"We look forward to the proven commitment to patient safety and quality throughout the team at MedStar St. Mary's Hospital and will continue to strive to deliver the highest quality care we can to our patients and the community." Holly says Meyer, spokeswoman for the hospital.

Hand washing is another metric in which MedStar St. Mary's sectioned off poorly, and Mobley said this indicator is one of several process measurements that talk about the culture of a hospital over politics

Last year refused CalflowEalth declines to report multiple measurements, including hand washing, doctors ordering medication through a computer and when the hospital has enough training for its nursing staff when it is asked to provide the information to the public.

Hospitals are not required to provide these types of information by law, but Mobley said it would make public, the hospital would show commitment to transparency.

Susan Dohony, vice president of quality and risk management and Chief Quality Officer at CalvertHealth said in a telephone interview on Wednesday that patient safety was the hospital's top priority.

"Because it was voluntary and a very lengthy data-driven process, we chose to bypass it," Dohony said. "We will do it in 2018."

Dohony said that some of the data collected for this report is from 2013 to 2015 and some are from Medicare patients, who make up only a small part of the hospital's patient population.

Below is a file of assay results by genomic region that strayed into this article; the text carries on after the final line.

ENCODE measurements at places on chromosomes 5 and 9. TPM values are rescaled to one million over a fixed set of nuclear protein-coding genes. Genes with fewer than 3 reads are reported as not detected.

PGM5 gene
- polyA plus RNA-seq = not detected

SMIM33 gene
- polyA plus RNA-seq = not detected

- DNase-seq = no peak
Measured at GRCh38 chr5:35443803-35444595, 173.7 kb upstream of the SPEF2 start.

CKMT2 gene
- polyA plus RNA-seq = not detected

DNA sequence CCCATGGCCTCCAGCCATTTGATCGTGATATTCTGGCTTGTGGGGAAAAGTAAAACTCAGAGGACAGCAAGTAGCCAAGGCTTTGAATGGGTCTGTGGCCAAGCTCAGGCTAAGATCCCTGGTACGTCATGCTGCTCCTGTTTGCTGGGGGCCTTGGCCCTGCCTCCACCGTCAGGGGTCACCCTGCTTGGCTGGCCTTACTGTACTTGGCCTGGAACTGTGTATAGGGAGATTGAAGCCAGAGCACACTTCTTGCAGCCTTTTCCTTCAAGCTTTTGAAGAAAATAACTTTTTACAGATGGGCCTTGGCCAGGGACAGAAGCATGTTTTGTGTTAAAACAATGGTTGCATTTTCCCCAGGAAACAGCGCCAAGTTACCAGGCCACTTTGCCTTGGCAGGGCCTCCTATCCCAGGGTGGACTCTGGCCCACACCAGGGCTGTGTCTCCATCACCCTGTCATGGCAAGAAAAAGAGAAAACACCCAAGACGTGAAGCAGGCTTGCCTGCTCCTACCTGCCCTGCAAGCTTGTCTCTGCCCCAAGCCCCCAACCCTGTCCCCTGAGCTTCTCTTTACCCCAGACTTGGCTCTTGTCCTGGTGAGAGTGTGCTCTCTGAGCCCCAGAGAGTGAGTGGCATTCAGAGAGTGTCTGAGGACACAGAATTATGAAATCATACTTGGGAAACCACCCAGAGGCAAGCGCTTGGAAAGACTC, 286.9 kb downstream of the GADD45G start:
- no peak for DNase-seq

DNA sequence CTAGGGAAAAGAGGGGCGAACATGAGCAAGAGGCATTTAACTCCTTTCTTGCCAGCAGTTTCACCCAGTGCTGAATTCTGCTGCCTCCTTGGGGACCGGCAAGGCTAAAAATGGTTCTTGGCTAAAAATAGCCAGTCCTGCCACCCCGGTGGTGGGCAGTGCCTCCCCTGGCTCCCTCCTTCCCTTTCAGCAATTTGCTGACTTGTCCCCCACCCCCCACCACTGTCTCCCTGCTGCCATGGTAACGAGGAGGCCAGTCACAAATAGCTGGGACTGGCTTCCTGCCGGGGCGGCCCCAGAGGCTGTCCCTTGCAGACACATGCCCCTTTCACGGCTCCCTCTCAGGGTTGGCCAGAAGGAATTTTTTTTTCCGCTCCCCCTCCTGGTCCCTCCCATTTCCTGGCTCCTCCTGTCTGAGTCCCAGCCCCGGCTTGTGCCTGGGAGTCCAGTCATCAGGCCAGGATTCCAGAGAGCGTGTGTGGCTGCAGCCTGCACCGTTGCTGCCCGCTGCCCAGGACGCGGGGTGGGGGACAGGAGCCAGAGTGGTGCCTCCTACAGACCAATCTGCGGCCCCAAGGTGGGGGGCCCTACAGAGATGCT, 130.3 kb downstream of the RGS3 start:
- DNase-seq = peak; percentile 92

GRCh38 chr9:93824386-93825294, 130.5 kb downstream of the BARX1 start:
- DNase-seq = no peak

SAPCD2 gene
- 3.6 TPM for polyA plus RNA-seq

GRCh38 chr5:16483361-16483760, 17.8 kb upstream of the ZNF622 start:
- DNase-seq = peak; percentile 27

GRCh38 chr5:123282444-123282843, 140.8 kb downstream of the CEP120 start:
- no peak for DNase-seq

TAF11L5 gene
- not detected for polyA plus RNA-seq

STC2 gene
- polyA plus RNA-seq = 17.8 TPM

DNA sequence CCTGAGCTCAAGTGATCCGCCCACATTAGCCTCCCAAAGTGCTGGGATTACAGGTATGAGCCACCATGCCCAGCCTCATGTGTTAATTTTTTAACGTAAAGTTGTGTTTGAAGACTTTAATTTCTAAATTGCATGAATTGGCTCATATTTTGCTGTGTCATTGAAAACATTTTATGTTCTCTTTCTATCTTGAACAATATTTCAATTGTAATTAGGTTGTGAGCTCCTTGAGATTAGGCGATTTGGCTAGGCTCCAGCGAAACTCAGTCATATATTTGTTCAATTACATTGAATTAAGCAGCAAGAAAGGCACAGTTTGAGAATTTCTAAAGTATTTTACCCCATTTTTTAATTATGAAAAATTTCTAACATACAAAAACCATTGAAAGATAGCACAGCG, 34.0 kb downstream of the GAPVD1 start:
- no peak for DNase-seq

"We have made great progress" and the hospital does not believe that the data shown in the ranking is so relevant today, she said.

Dohony said it mirrors a fall in CalvertHealth in 2013 and 2015 in falls that rate the hospital on average.

According to Leapfrog, the patient falls data were collected between 2014 and 2015.

The ranking is "a tool in the toolbox," Dohony said. But people should "understand their limitations".

For Morbley, the University of Maryland's regional medical center, Mobley said the hospital under-rated in all five communication measurements.

Data Generated to Evaluate the Hospital Patient communications come from patient surveys conducted by the Medicare and Medicaid Services Centers.

Mobley said communication is one of the measurements that hospitals are not "extremely challenging or expensive" to look at and improve. 19659003] contacted the medical center in Charles County this week with a statement from its spokesperson Crystal Hunt.

"As with all hospital services," leapfrog grades must be viewed and interpreted in an appropriate context. The statement said. "Some of the data used to calculate grades is outdated and does not exactly reflect recent performance or the many ongoing initiatives to improve safety and quality."

"In addition, there are many variables that affect the patient population and the patient population Influencing Hospitals Influences Complexity That Can Affect Results And Further Complicate The Application Of Grading Tools, "It said." We support the transparency of hospital services and encourage patients to access information and education from many sources, including talking to friends and family and family counseling with doctors, nurses, and other health care providers when making decisions about where to seek help. "19659003] Of the 2,500 hospitals that Leapfrog evaluated across the country, 30 percent earned an A, 28 percent a B, 35 Percent a C, 6 percent a D and 1 percent a F.